Security By Obscurity Is Becoming A Target By Itself

When you want to protect something there are many ways to go about it. It does not matter if you are in the real world or in the virtual one; you will find that there are several ways to protect the items that you own. For example, in the real world if you had an item that you wanted to secure you could go several routes. One route is that you would buy a lock and lock the item up. If it was too small for a lock you would then instead buy a safe and place the item in there. This should be enough to stop most criminals would try to steal this item. The amount that you paid for the safe or the lock would all depend on how expensive or important the item was to you.

In the virtual world, you could do the same thing. But instead of buying a lock you would place a bit of encryption around the item. This would mean that no one would be able to get in at all without your permission. You would be the only person that was able to get in because just like the real world, you would have the key. Instead of a physical key inside of your hand it would be a digital key. And just like in the real world, when you would have to pay for different levels of quality with your locks or safe, the quality of encryption differs as well. The amount that you pay to keep the file or files safe would all depend on how important the item is to you. Luckily these days there is a lot of quality encryption solutions that cost nothing but the time to learn how to use them.

Security By Obscurity Is Becoming A Target By Itself

Security by obscurity

For both of these scenarios the second way that you could secure your items is to hide them. Hiding is an age old way of securing something and it has worked in the past. When a pirate would want to secure his treasure he would bury it somewhere so that no one would be able to get to it. But while the hiding option can work, it is still not very secure. If someone was to find the map of where the treasure was, the pirate’s gains would be gone.

In the digital world, using the ability to hide as your security would be known as security through obscurity. This means that no one knows how to crack your software or not enough people know about it or use it so there is no need to think about security that much. And while people said this was not a true security model there have been some examples of it holding up under scrutiny. For example, for years Apple products were known to be the computers that did not get viruses. Apple devotees were happy about this and made sure to rub it in the faces of other people who used different operating systems. But recently the profile of Apple computers has risen tremendously. Now you are starting to see different types of malware penetrate the system.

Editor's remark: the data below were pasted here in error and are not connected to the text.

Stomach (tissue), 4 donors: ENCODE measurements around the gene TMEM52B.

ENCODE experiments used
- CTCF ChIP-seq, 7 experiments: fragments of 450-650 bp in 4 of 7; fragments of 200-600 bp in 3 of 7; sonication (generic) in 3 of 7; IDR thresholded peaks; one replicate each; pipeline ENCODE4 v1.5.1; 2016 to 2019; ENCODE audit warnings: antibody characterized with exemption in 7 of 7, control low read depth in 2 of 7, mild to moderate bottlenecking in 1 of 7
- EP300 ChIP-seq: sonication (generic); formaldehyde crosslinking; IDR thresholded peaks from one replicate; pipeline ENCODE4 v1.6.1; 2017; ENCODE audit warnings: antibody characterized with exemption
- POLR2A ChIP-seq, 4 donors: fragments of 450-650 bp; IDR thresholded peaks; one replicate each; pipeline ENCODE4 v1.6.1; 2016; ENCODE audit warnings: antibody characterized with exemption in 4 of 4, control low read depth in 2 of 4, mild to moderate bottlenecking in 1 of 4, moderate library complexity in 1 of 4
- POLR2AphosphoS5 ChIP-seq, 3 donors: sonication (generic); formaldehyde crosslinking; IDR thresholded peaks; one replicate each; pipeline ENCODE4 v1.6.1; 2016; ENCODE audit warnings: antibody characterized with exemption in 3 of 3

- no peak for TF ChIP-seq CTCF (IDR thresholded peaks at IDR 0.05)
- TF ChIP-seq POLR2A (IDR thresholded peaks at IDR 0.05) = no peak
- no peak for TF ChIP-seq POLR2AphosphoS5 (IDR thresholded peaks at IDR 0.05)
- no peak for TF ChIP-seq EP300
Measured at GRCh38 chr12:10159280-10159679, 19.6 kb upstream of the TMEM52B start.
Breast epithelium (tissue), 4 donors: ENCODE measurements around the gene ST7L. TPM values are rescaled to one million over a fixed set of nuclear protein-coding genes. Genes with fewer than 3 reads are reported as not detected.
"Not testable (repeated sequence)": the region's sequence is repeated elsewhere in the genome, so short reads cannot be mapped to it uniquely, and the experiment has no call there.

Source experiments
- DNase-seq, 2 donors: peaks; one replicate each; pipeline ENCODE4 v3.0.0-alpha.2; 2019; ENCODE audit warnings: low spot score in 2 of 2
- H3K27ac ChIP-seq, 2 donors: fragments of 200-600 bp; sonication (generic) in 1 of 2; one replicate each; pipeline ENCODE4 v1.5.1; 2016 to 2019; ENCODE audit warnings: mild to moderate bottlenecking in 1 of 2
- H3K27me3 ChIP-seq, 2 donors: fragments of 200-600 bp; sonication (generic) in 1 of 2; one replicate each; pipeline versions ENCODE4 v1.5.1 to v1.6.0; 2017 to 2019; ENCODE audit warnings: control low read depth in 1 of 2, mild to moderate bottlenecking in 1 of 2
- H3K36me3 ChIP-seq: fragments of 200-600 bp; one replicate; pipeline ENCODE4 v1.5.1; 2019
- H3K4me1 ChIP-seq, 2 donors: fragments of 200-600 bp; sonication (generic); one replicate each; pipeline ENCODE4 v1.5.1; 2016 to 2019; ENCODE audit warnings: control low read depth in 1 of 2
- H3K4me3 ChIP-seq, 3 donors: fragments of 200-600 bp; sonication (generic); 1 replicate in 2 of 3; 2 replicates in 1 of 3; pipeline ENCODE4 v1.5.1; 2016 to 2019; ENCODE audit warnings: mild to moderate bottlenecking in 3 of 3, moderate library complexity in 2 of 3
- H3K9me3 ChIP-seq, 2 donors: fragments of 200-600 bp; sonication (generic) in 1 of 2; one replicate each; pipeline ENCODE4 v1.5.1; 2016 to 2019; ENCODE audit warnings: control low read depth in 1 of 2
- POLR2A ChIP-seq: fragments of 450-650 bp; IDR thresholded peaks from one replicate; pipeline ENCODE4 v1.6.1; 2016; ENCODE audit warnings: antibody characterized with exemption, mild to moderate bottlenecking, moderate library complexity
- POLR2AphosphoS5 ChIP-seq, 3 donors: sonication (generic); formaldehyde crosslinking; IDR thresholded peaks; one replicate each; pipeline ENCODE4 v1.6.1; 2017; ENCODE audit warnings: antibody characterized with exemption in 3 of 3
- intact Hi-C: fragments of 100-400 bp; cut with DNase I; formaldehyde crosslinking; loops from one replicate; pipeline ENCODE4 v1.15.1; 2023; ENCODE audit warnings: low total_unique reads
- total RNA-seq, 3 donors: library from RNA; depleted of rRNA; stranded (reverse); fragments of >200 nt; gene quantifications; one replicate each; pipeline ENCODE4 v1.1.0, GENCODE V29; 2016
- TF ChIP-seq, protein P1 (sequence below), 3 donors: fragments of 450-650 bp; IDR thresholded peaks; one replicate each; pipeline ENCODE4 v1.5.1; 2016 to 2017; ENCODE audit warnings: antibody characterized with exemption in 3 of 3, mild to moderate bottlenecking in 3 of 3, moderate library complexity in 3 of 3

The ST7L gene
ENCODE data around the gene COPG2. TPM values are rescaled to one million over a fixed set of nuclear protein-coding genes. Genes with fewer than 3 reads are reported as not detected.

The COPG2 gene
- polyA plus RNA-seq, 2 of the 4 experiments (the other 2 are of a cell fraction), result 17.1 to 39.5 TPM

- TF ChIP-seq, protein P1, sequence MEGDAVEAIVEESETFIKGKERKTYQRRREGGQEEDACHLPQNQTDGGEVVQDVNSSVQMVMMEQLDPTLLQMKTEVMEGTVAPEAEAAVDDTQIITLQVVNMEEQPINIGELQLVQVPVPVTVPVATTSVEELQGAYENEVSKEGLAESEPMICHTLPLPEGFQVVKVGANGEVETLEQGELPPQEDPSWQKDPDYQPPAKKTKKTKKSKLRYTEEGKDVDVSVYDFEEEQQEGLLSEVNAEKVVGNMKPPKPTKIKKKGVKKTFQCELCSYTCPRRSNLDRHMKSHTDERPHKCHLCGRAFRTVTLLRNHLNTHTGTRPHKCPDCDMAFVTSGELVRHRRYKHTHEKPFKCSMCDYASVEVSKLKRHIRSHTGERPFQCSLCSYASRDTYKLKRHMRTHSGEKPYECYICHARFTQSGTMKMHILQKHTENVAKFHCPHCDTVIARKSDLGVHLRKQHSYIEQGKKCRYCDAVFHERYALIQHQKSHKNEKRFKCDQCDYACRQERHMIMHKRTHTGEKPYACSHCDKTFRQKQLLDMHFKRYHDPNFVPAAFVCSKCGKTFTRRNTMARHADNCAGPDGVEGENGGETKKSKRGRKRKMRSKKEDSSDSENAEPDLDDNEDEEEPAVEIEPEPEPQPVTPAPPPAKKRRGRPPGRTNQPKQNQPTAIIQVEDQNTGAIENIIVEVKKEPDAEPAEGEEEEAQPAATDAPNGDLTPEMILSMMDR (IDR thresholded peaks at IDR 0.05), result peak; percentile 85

With great popularity comes big exploits

And that is the problem with security through obscurity. Because most people want their products to be successful the model is flawed. As soon as your product starts to get noticed by the black hat community then you start to see problems.

When it came to Apple computers, the problem was not that they were unknown. Apple computers are very popular in the programming community. The problem for black hat hackers was that not enough regular people used the computers to make it worthwhile to develop an exploit for them. You need to have a wide range of people to target for an exploit to work. If you do not have that then there is less chance that you will be able to infect someone and your exploit will be a failure. So since most of the population uses the Windows operating system on their computers it then made more sense to go after them. When Apple computers and products became popular, all of a sudden a number of security flaws started to show up.

But Apple is not the only company who try to have security through obscurity. This line of thinking has run rampant in the development community for a long time now. While the big companies can be bad, the individual developer can be even worse. But that is less their fault since they do not have the resources to be able to handle the security testing that is needed to make sure an item is safe.

If you are a developer you have to remember that you need to learn about security just as much as you need to learn about the latest programming technique. If you do not then you will find yourself paying a huge cost down the line when your software is actually popular.

About Lee Munson

Lee's non-technical background allows him to write about internet security in a clear way that is understandable to both IT professionals and people just like you who need simple answers to your security questions.

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